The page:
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Public Radio's Environmental News Magazine (follow us on Google News)

Another Look at Atrazine

Air Date: Week of

Atrazine is primarily used on corn plants throughout the Midwest.

One of the most widely used herbicides in the U.S., Atrazine, is being reevaluated by the EPA. Some scientists say the weed killer negatively impacts the environment and human health. But Atrazine’s parent company Syngenta stands behind its product, claiming the nearly 6,000 studies, and the chemical’s 50-year use, are demonstrative of its safety. Living on Earth’s Jessica Ilyse Smith looks at the controversy surrounding EPA’s review of Atrazine.


YOUNG: That study’s in the journal Environmental Health Perspectives. Another study in the same journal also links PBDEs to fertility problems. You can read both studies at our website l-o-e dot org. EPA will also be giving greater scrutiny to Atrazine, the widely-used herbicide made by the company Syngenta. Living on Earth’s Jessica Ilyse Smith reports the company, scientists, and farmers are all speaking out on just how EPA should conduct its review.

SMITH: Driving through the Corn Belt in the Midwestern U.S. there’s a noticeable uniformity in the fields. Not corn-weeds-corn, but corn-soil-corn. These organized rows have much to do with the farmer’s heavy reliance on the weed killer Atrazine. About 76 million pounds of Atrazine are applied to the U.S. fields each year.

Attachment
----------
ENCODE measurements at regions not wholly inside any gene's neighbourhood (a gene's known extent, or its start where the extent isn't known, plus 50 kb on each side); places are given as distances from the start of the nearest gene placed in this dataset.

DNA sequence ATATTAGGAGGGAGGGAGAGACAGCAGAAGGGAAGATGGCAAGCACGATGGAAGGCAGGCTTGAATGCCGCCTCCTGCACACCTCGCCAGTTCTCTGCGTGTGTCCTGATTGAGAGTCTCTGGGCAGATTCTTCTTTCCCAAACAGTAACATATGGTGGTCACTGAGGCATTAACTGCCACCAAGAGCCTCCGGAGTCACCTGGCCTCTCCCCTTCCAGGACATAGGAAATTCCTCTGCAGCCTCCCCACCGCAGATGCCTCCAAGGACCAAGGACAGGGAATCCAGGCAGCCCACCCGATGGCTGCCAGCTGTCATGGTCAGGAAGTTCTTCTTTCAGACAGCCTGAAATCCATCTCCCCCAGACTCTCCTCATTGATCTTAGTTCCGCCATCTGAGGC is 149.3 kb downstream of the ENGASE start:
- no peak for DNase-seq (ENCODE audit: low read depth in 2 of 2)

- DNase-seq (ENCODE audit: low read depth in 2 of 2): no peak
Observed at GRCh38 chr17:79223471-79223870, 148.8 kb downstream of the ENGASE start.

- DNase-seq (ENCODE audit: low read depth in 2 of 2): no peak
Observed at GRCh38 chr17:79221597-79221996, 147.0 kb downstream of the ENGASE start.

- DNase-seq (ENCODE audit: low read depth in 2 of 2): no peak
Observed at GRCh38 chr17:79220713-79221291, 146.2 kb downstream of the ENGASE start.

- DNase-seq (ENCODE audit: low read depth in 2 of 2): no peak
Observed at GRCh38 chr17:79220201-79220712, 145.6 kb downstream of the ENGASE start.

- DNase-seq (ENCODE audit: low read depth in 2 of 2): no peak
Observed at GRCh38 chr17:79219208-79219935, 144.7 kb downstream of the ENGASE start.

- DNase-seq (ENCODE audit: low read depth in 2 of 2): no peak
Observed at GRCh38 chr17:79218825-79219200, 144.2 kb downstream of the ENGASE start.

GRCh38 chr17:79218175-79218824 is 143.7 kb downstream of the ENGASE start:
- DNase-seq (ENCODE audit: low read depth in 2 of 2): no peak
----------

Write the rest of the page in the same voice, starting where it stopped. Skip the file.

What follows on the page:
To put this in context, I met with one of my former professors, Timothy Griffin, head of the Agriculture, Food and Environment Program at Tufts University. He says, farmers use one to two pounds of Atrazine per acre.

GRIFFIN: If you did really back of the envelope math on that you’re looking at application maybe on 30 million acres, so it’s a lot of this particular product being used out on the landscape.

SMITH: Atrazine’s genius, says Griffin, is that it works by blocking a plant’s ability to photosynthesize, but only in certain plants considered weeds. Corn is resistant.

GRIFFIN: Corn actually would take up Atrazine just like a weed would and then it basically detoxifies it immediately.

SMITH: But this system is not as flawless as it seems. Some scientists worry there may be a link between Atrazine and cancer in human. They’re also concerned that the herbicide could have a negative effect on aquatic ecosystems. With so many questions surfacing, the EPA has decided to reassess the chemical.

Farmer across the country saw this as an ideal moment to voice an opinion about how the herbicide should be researched and regulated. In a letter to EPA administrator Lisa Jackson a coalition of farm groups claimed that past research on Atrazine was biased since much of it was funded by the herbicide’s creator, Syngenta. Paul Sobocinski works for the Land Stewardship Project, one of the groups that initiated the letter.

SOBOCINSKI: We need more research that’s independent, that’s not just whatever corporation that’s involved with putting a product forward, but we need research that’s done more on the public level. So that we know what’s being used out here.

SMITH: Sobocinski owns a farm in southwestern Minnesota. He used to use Atrazine on his farm until he started reading that the herbicide was found in water sources.

SOBOCINSKI: A monitoring program coordinated by U.S. EPA in 2003 and 2005 found that 94 of 136 public water systems had tested concentrations above federal drinking water standards.